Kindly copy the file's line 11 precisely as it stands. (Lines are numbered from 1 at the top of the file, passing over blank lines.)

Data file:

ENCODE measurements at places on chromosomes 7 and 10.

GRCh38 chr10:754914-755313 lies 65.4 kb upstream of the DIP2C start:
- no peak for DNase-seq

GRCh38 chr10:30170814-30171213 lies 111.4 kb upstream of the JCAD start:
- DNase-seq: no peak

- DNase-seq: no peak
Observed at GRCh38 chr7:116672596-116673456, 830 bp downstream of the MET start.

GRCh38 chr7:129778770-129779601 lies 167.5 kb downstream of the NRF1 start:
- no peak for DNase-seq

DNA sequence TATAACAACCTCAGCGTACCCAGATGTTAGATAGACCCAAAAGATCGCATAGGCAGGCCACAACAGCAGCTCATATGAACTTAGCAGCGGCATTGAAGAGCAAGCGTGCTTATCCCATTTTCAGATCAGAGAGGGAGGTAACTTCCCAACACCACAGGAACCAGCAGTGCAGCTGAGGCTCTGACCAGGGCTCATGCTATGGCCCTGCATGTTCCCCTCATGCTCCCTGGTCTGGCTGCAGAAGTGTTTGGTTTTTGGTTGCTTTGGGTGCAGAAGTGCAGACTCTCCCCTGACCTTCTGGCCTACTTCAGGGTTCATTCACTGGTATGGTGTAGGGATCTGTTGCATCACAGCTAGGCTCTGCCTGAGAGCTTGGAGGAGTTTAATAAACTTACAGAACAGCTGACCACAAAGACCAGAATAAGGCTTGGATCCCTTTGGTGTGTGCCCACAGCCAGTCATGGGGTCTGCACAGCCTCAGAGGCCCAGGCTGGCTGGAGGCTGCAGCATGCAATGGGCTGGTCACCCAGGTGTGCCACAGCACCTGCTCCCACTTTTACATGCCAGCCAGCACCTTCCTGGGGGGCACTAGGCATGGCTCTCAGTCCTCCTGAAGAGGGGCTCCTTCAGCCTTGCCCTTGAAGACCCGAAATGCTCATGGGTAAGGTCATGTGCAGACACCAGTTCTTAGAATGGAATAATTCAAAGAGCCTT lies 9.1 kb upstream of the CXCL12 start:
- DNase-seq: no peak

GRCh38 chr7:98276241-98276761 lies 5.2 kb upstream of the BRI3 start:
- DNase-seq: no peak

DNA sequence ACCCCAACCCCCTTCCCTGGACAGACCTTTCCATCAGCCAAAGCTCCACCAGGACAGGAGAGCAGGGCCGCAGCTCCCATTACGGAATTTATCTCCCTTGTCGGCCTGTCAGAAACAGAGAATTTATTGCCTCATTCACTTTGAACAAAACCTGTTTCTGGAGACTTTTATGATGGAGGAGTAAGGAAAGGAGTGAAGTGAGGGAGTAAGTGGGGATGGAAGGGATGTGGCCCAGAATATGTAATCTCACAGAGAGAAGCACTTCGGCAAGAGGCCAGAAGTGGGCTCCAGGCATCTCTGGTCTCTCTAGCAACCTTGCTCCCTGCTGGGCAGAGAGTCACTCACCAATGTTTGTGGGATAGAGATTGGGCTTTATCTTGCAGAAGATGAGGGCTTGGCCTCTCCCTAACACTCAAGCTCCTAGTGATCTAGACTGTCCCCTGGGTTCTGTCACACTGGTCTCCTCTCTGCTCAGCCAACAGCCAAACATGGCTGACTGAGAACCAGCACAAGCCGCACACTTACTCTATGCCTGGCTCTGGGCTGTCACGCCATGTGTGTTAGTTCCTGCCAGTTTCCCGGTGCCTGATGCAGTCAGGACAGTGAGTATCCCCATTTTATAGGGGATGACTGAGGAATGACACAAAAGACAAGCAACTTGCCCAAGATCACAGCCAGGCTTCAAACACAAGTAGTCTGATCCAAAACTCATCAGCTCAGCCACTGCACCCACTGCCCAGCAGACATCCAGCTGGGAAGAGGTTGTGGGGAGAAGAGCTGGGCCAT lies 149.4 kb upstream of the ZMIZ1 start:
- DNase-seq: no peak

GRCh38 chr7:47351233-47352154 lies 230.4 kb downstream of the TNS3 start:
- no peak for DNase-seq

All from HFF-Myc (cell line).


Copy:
- DNase-seq: no peak